Eight days later the disciples were together again, and Thomas was with them. And the Lord again appears to His disciples, having passed through closed doors. He immediately turns to Thomas and says to him: “Put your finger here and see My hands; give me your hand and put it in my side; Stop doubting and believe.” (John 20:27).

And then Thomas exclaims: “My Lord and my God!” (John 20:28). He pronounces the very first Creed which was proclaimed in the history of the Christian Church even before the dogmas were formulated, before the Creed that we read and hear at the Liturgy was finally approved. The simplest and most concise Creed was uttered by a disciple of the Lord: "My Lord and my God!" (John 20:28). Thomas confessed Jesus Christ not only as Lord, but also as God Incarnate. It is for this reason that the evangelist John tells this story - to end with wh ere he began, that "in the beginning was the Word, and the Word was with God, and the Word was God" (John 1:1). And we see how the earthly history of the Lord Jesus Christ ends, how He appears to His disciples and how one of them confesses Him as Lord and God.

Following Thomas, this confession has been repeated by thousands and millions of people over the course of twenty centuries. And every time when the Pascha of Christ comes, when we meet the Lord Jesus Christ resurrected, someone worships Him, and someone doubts, as was the case with His first disciples. But this confession of faith always sounds in our heart: “My Lord and my God!”, for we have believed and learned from our own experience that the Lord Jesus Christ is not just a man, but He is truly God Incarnate.

The Church was not immediately able to fully formulate this truth. What Thomas said was the original faith of the Church, but it took more than three centuries for that faith to be put into dogma form. Because there were various attempts to explain who Jesus Christ is, why He came, how the Divine and human natures are combined in Him.

In the 4th century, when the Church emerged from the catacombs, when the persecution of Christians ended, when, it would seem, all the conditions were in place for the Church to flourish, a certain Arius, presbyter of Alexandria, appeared, who began to assert that the Son of God, Jesus Christ, was created by God the Father, and was thus not the True God, but only the highest creation. The Holy Church fought this heresy for nearly a century. After all, this statement was not just a private opinion of one presbyter - this heresy captured the minds of people, captured the church hierarchy. Reading about what happened in the 4th century, we are amazed at how many people shared this false teaching and what efforts it took the Church to finally overcome it. Not one, but two whole Ecumenical Councils were needed in order to finally crush the Arian heresy.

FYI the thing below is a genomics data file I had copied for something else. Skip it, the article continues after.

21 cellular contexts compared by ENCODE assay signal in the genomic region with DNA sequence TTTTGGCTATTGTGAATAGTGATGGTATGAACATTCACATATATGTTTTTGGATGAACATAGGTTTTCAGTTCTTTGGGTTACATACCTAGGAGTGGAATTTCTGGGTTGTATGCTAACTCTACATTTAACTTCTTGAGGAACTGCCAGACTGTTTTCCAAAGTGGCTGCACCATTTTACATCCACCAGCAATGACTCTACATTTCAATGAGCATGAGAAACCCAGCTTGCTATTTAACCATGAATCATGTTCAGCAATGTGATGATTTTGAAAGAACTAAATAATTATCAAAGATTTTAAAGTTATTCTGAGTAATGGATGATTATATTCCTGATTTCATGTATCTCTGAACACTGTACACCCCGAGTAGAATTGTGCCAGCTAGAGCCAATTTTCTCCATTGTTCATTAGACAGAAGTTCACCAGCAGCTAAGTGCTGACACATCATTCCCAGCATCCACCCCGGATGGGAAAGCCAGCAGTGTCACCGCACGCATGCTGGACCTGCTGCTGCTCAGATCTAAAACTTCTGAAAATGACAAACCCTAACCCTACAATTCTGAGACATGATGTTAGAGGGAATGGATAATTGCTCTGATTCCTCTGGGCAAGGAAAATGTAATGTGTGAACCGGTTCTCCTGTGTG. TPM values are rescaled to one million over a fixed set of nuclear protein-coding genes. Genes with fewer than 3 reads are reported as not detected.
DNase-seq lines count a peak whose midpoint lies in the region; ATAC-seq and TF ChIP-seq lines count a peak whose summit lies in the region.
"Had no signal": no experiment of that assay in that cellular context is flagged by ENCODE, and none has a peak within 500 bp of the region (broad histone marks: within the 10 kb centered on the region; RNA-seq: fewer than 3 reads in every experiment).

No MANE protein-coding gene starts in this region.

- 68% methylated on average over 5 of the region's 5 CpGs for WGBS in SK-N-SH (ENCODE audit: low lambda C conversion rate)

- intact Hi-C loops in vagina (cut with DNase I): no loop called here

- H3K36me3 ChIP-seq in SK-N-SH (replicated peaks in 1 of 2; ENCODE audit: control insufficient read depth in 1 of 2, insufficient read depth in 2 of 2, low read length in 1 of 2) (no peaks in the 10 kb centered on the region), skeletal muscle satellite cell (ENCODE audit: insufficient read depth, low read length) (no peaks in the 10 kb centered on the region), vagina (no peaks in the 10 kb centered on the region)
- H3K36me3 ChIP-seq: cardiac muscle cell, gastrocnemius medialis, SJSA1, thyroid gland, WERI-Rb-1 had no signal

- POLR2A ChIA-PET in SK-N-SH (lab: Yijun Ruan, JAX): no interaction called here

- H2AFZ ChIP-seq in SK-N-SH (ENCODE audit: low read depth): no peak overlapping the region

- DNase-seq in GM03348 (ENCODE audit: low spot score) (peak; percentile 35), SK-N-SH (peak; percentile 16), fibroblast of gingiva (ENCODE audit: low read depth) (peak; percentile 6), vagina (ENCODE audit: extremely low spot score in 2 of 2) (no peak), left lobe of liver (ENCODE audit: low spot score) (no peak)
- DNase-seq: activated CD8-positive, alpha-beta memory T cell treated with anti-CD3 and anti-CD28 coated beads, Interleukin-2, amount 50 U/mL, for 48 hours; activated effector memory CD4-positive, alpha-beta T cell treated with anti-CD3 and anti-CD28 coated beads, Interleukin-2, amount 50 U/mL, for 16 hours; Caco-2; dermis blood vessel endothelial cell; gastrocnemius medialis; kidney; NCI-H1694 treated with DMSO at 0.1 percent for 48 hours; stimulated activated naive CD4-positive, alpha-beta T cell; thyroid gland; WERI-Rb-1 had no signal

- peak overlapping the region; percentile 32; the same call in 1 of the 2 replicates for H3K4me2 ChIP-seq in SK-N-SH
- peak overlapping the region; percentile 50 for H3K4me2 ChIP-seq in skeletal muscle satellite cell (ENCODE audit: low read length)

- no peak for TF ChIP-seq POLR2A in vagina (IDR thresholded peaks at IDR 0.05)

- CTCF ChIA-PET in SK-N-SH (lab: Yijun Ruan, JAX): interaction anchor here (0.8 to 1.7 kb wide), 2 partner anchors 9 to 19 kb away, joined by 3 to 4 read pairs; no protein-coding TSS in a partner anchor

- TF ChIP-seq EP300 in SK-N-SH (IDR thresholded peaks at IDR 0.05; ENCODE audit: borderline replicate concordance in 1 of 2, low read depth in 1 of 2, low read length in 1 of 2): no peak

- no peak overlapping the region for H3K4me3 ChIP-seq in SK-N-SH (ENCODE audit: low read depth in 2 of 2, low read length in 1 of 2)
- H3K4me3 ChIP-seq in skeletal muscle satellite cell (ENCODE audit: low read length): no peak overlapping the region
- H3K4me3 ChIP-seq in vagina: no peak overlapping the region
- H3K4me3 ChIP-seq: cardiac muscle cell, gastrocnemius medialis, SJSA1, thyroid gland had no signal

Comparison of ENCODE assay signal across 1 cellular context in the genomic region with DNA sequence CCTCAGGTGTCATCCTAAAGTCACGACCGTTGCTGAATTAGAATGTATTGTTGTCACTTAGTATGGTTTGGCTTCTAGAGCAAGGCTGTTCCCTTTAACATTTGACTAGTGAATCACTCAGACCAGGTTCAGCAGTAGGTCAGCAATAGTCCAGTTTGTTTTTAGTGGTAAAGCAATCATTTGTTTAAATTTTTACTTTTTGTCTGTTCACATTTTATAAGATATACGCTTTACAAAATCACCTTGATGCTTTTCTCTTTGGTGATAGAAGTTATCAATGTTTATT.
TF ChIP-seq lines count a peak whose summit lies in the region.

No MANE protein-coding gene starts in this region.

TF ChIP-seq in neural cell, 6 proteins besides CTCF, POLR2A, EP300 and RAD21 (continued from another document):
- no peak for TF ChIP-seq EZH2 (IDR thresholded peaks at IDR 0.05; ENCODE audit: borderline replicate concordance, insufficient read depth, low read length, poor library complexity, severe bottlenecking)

The Arian heresy touched upon the very essence of Christian doctrine, for it falsely answered the question of who Jesus Christ is, erroneously asserting that Christ is not God Incarnate, but a man, and that He is not consubstantial and not equal to God the Father.

But the Holy Church, proceeding from the creed, which was imprinted on the pages of the Gospels and runs like a red thread through the entire Gospel of John, and also resounds in the epistles of the holy Apostle Paul and in other New Testament writings, proved again and again that the Lord Jesus Christ is God Incarnate.

Celebrating the Resurrection of Christ and remembering today how the Lord appeared to His disciples, how He appeared to Thomas, we are again and again affirmed in this faith, which we received from the apostles themselves, from the holy fathers. This faith was carried by our ancestors through the most severe persecutions, endured suffering and washed with the blood of the new martyrs. And we profess this faith today, and together with Thomas, with the entire apostolic community, together with the entire Church, we turn to the Lord Jesus Christ and say to Him: “My Lord and my God!”. Amen.

Christ is Risen!"